For many of us, using some form of online communication to connect with our friends, family and coworkers has become habitual, convenient and second nature. We share a lot of information about ourselves and speak our minds without considering the consequences of having our conversations and data end up in the hands of others, such as government officials, hackers, hosting servers etc. This includes anything from personal photos, sensitive data such as credit card numbers to confidential information about clients within work correspondence.
Online communication has created a convenient and simple method for us to communicate. It offers the instant gratification we all know and love by hosting conversations in real time whilst also including fun features that enhance the quality of our conversations such as emojis, stickers, voice notes and video messaging, to name a few. These qualities can sometimes cloud our judgement when choosing our preferred online messaging platforms. These fun additions plus generally conforming to what your social crowd use often leads us to prioritise convenience over cybersecurity concerns.
Lets take a step back, we hear the term end-to-end encryption being thrown around but actually what does this mean? End-to-End Encryption ensures that all data is encrypted at all times, not just in transit and at rest. There is massive amount of online data that is being sent, shared, and stored and end-to-end encryption prevents unwanted access by decrypting all messages from the sender’s end to the receiver’s end without any encryption gaps along the way. Otherwise in addition to hackers, service providers and online applications hosting conversations can have access and collect data.
Users today are utilising online communication platforms that are not always secure, since some are not sufficiently end-to-end encrypted giving hackers more opportunities to gain access to data and leak sensitive information. Statstica.com shows us the most popular mobile messaging apps being used in the world (based on monthly active users). Facebook messenger for example is the second most popular messaging platform and encrypted messages are only secure when they are en route between a user’s device and company servers where they are stored. This means Facebook might have to hand over private messages if required by law.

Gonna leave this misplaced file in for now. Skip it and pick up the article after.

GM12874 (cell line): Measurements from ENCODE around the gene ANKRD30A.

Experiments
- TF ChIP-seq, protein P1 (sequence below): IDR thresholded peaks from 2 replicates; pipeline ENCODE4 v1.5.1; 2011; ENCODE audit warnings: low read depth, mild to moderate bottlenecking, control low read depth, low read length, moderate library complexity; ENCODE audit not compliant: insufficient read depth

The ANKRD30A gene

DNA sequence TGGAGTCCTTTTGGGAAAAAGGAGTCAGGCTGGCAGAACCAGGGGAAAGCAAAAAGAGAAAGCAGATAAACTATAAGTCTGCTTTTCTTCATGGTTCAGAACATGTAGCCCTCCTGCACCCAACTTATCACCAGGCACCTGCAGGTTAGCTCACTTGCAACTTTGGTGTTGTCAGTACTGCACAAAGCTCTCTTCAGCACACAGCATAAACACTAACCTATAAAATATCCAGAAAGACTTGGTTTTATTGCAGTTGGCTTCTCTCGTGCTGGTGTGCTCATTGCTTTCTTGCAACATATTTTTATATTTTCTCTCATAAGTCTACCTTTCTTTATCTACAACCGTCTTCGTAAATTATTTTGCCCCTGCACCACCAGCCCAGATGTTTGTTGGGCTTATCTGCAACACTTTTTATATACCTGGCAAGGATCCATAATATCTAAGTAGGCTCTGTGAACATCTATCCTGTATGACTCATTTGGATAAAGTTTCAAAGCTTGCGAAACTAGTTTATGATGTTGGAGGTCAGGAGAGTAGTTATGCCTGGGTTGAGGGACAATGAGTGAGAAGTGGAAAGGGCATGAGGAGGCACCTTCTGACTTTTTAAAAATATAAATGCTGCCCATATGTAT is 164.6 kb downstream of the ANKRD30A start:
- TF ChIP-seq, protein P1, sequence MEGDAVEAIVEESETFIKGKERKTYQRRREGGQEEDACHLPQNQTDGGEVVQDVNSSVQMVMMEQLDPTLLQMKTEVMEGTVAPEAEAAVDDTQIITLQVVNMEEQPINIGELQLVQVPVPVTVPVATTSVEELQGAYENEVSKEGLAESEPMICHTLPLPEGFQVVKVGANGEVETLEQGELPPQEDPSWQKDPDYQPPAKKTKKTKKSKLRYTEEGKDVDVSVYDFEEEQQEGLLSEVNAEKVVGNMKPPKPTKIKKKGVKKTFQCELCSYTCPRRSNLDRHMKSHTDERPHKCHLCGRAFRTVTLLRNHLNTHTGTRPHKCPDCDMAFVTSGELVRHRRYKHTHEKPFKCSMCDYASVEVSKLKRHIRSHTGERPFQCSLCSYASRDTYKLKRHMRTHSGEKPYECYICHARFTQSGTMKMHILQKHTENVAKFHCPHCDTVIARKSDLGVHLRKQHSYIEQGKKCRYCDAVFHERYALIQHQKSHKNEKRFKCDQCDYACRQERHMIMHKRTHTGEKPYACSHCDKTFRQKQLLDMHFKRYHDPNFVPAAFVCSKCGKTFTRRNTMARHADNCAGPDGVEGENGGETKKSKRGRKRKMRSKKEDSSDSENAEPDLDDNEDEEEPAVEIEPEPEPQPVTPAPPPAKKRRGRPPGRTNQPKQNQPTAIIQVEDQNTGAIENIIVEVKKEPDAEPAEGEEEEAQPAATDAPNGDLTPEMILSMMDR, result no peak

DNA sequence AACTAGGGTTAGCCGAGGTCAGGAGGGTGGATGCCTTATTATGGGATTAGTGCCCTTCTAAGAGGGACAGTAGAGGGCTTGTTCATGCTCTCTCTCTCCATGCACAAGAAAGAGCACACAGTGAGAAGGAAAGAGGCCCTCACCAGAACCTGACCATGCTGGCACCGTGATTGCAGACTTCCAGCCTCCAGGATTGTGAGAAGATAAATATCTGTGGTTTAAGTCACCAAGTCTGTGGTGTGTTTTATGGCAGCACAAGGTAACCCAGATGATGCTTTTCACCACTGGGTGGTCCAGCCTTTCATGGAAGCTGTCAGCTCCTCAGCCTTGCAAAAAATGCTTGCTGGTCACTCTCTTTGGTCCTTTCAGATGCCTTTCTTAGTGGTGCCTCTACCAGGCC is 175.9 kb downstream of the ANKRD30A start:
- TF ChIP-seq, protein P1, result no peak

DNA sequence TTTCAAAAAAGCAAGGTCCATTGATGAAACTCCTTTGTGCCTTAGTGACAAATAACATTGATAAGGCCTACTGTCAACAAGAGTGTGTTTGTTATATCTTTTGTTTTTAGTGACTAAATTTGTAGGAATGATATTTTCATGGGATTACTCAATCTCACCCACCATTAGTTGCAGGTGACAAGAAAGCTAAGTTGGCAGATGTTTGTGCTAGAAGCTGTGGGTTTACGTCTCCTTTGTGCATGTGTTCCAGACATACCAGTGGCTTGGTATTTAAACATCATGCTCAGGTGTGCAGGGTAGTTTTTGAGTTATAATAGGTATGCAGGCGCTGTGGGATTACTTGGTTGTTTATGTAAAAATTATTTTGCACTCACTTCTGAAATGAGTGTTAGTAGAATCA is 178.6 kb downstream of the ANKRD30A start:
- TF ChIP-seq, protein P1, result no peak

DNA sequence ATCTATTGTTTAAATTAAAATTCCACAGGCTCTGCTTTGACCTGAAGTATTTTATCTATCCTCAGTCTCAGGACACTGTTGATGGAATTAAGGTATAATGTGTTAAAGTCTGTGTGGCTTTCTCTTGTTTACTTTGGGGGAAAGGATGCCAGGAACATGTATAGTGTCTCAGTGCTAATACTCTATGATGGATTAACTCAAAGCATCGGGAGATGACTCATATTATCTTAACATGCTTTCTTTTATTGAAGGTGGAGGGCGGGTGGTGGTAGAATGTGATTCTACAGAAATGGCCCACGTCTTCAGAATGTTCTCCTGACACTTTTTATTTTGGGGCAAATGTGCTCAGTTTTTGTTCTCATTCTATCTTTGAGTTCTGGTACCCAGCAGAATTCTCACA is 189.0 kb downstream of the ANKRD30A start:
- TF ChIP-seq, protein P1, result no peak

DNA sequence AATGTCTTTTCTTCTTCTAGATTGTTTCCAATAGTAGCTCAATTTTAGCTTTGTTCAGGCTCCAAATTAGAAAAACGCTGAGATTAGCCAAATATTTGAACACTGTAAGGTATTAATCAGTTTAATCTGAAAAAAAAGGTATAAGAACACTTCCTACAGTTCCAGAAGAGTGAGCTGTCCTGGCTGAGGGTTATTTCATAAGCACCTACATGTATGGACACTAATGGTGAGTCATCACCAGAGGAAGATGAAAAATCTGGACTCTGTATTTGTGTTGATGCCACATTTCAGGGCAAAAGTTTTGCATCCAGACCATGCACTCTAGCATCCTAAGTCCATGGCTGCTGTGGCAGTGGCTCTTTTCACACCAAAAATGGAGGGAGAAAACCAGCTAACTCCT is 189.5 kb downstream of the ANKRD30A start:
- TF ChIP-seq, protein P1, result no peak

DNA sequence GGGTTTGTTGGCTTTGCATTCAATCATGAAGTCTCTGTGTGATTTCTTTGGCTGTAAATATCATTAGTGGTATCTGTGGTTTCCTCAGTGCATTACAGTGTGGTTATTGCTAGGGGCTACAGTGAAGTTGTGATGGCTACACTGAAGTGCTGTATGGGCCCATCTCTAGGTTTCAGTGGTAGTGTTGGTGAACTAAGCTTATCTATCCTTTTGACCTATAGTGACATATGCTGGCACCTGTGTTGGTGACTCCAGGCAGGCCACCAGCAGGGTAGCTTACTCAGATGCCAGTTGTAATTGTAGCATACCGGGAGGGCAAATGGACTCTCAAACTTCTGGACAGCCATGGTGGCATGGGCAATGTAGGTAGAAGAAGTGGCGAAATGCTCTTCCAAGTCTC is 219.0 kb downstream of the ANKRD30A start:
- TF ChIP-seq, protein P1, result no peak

With billions of online communication users, there’s bound to be greater instances of hacks, leaks and privacy infringements. We’ve seen this with celebrities who have been victimised by hackers that exposed naked pictures or private conversations that were exchanged by email or stored online, such as iCloud. Last year one hacker successfully managed to get his hands on naked pictures of over 30 celebrities, including Jennifer Lawrence, and leaked them on the internet. Likewise, David Beckham is currently facing his own email scandal known as “Beckileaks.” Beckham’s emails were leaked to the public and allegedly stated that his philanthropic efforts were part of a plan to receive the honor of knighthood. If true, these emails can hinder his charitable reputation and ultimately the Beckham brand. Politicians alike are also targeted by hackers who often go for classified information from emails, for example Mike Pence’s, the Vice President of the U.S., personal email that was also used for business affairs was hacked.
Celebrities and political figures are obviously not the only ones vulnerable to hacks and unwanted exposure within online communications, although these are the scandals we hear about in the press more frequently. Various online messaging platforms for all users are not always equipped with sufficient end-to-end encryption and pose vulnerabilities. For this reason, ensuring that our online communication platforms are secure and have end-to-end encryption should be a priority for all of us. Vulnerabilities that can arise from unsecure communication platforms can take place anywhere from email and online storage to social media and instant messaging. Without end-to-end encryption, any data shared including the content of conversations, log in locations/times, pictures, telephone numbers and videos are saved on a server and can be found floating on the web putting us at risk.
In order to avoid the many unwanted cybersecurity situations witnessed (and hopefully not experienced), we should pay more attention to what online messaging platforms we use, what we say and who we share our information with. Be sure to check that your preferred communication platform has top notch end-to-end encryption, and think twice before clicking the ‘agree’ button on the fine print disclosure given right after downloading messaging apps. With many communication platforms and social networks available to select from, we can be proactive about which we choose in order to protect ourselves and those we communicate with.
Have a great week.
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